The music pumping from the Rotary Room at the Hinsdale Community House is quick and upbeat. Two professional dancers are in basic hold in the center of a circle of 8th grade boy/girl partners. On a headset, the female instructor counts a beat as she and her male counterpart Merengue through the crowd, showing them how it is done.
“Now, it’s your turn,” she instructs while the timid young boys and girls try to emulate their instructors.
With rapt determination, the boys and girls remember every step of the eight-count beat. But, regardless of individual ability on the dance floor, there is one thing everyone in the room has in common—a huge smile on their face.
For 60 years, Hinsdale has been home to Fortnightly dancing—a weekly instruction of formal dances to 8th grade boys and girls in the Western Suburbs.
Fortnightly was established in 1958 and the longstanding tradition has become, to some, a rite of passage. “My oldest son was an 8th grader five years ago, and I was a parent volunteer at that time,” says Cyndi Breslow, co-chairperson for Hinsdale Fortnightly. “I was the chairperson last year when my middle son attended, and this year my daughter is a participant so I am chairing it again.”
Originally, the class was offered to 7th graders and classes were held every other week for the entire school year—hence the term “fortnightly.” When Hinsdale Community House closed for renovations in 2001, the offerings were changed to 8th graders so that no one would miss the opportunity to participate. “Today, all feeder schools into Hinsdale Central High School are extended an invitation,” explains Breslow.
Currently, there are approximately 200 students per year who participate in classes that are held in January, February, and March—on Thursday and Friday evenings—for seven weeks in a row.
As in 1958, the general rules of decorum, manners, and dress code remain intact. Girls are required to wear white gloves and dresses while boys wear shirts and ties. The dress code is strictly enforced for both participants and adult chaperones alike.
Two dance instructors, one male and one female from the Chicago company, May I Have This Dance?, come to the Community House and teach the various dances. Some dances are the waltz, Merengue, the Hustle, samba, swing, and more. May I Have This Dance? Has been teaching Fortnightly in Hinsdale for the past 10 seasons. “The instructors are amazing,” says Breslow. “They let the students know that it is an even playing field and all the kids are in the same boat. They create a very comfortable environment.”
Weekly parenting chaperones are a vital part of the program. Their duties are, of course, to keep the kids on task, but more importantly, to act as role models for the students. They are also there to help balance the dance lessons when there is a shortage of boys or girls in the class. “It’s completely volunteer-run,” says Breslow. “It’s been driven, for the past 60 years, by parents.”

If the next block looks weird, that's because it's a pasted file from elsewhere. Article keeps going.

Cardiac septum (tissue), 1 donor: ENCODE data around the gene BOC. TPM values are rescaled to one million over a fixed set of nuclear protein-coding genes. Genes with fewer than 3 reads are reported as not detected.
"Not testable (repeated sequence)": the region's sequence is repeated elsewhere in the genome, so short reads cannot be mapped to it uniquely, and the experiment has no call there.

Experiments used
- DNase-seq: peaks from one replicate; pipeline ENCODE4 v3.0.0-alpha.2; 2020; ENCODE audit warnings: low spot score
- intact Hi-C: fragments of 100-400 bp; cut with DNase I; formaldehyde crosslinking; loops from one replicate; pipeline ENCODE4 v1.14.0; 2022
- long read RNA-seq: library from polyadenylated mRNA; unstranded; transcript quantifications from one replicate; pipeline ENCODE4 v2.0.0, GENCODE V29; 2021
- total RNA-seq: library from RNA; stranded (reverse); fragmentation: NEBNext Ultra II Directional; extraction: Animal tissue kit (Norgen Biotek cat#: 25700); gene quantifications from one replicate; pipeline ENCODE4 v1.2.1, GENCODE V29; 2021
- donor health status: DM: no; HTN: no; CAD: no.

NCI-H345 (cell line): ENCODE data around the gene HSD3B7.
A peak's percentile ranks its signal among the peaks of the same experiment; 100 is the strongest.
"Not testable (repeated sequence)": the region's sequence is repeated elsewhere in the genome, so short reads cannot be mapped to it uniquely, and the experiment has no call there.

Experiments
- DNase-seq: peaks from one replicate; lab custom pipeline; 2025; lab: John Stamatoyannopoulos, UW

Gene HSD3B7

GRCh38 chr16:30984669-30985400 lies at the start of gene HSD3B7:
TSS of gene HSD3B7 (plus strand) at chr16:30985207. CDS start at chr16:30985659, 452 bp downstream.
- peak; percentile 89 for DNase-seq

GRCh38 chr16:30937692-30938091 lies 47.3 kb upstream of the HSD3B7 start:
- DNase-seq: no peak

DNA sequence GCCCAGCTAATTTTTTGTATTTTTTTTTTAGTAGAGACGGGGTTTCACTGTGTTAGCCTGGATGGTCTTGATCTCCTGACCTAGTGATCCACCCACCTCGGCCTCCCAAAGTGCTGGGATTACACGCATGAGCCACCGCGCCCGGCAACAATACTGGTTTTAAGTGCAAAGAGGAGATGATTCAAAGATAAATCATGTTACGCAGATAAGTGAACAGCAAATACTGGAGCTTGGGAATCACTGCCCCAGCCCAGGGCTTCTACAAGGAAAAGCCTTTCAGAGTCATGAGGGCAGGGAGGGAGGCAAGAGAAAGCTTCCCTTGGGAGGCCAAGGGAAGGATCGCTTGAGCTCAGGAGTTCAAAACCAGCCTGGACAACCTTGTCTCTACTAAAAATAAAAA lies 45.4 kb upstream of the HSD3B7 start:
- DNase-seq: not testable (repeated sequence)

The male students, in escort position, ask their female partners to dance. The girls answer in the affirmative. All students must maintain eye contact while interacting with one another. The young boys then escort the girls into the Rotary Room where they introduce themselves one-by-one to all the chaperones. After that, students form a circle around the dance instructors and wait for further instructions.
Dances are broken down into smaller parts. After practicing each part, the students shake hands and thank each other before rotating partners. Students will likely dance with each other twice throughout the hour-long session. Each time the partners switch, the boys are instructed to ask their new partners to dance. Again, they do this while maintaining eye contact and using proper manners.
“There are very few programs that teach young men and young women skills in social decorum and general dancing,” says Kirsten Schmidt, the 2017 chairperson of Hinsdale Fortnightly and former student of the program. “Students have to say, ‘Hi. My name is…’ So very few kids do that nowadays. Everyone can benefit from these life-long skills.”
Parents of students involved in the program maintain that their children’s self-confidence blossoms as they become more at ease introducing themselves to their dance partners. Parents also believe that the students, throughout the course of the program, become more comfortable with making eye contact with fellow dancers and adults alike.
“In the beginning, the students are pretty shy and nervous, but by the end, they have the confidence to believe they can do this,” says Breslow. “I really think the kids are glad they participated. All of my kids loved it.”
For more information about Fortnightly, visit hinsdalefortnightly.org.